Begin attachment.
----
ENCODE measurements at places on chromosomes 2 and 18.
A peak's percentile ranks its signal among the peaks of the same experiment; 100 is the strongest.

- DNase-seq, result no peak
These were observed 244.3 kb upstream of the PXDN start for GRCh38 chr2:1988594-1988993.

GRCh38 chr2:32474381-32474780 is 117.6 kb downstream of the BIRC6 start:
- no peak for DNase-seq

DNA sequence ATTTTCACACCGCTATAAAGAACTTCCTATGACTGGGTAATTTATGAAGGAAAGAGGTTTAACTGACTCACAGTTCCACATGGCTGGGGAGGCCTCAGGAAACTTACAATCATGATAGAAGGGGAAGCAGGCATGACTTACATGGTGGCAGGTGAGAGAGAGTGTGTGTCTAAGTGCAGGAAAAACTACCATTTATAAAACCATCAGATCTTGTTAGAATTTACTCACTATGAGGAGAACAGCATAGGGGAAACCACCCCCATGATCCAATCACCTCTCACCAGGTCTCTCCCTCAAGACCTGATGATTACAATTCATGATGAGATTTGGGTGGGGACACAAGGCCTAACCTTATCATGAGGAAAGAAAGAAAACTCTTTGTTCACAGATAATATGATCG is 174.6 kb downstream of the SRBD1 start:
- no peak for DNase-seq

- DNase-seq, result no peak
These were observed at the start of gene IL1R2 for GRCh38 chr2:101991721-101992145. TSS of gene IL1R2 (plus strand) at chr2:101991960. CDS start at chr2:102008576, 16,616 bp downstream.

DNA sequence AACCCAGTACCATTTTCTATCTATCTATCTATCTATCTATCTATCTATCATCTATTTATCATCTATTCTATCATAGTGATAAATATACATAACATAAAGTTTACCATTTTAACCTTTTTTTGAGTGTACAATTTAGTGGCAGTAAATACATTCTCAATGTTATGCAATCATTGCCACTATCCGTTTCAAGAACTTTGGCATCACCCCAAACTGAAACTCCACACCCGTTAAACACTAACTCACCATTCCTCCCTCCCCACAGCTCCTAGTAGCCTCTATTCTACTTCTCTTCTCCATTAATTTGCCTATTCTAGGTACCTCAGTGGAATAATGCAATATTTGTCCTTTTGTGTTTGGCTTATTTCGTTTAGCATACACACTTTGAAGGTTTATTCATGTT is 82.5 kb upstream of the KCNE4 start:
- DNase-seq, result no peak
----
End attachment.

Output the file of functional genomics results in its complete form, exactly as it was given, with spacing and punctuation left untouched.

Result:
ENCODE measurements at places on chromosomes 2 and 18.
A peak's percentile ranks its signal among the peaks of the same experiment; 100 is the strongest.

- DNase-seq, result no peak
These were observed 244.3 kb upstream of the PXDN start for GRCh38 chr2:1988594-1988993.

GRCh38 chr2:32474381-32474780 is 117.6 kb downstream of the BIRC6 start:
- no peak for DNase-seq

DNA sequence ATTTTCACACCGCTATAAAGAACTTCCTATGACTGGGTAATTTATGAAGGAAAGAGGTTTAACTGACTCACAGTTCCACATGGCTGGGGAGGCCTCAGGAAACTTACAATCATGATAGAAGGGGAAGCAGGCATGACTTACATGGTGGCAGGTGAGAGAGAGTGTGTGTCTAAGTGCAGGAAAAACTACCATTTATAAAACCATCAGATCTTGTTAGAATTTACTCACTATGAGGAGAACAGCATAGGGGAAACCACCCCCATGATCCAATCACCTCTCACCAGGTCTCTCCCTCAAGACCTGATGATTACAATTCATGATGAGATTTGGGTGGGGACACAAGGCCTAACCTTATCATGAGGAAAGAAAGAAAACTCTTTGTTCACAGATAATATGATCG is 174.6 kb downstream of the SRBD1 start:
- no peak for DNase-seq

- DNase-seq, result no peak
These were observed at the start of gene IL1R2 for GRCh38 chr2:101991721-101992145. TSS of gene IL1R2 (plus strand) at chr2:101991960. CDS start at chr2:102008576, 16,616 bp downstream.

DNA sequence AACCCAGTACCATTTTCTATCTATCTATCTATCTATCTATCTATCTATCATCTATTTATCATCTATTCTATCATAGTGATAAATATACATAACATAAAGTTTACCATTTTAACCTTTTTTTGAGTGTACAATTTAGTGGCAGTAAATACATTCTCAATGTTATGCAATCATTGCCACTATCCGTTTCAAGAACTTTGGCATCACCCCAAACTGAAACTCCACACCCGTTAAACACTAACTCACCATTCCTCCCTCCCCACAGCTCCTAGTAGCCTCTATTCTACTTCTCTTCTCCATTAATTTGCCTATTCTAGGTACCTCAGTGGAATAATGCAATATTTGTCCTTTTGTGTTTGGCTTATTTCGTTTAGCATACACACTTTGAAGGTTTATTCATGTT is 82.5 kb upstream of the KCNE4 start:
- DNase-seq, result no peak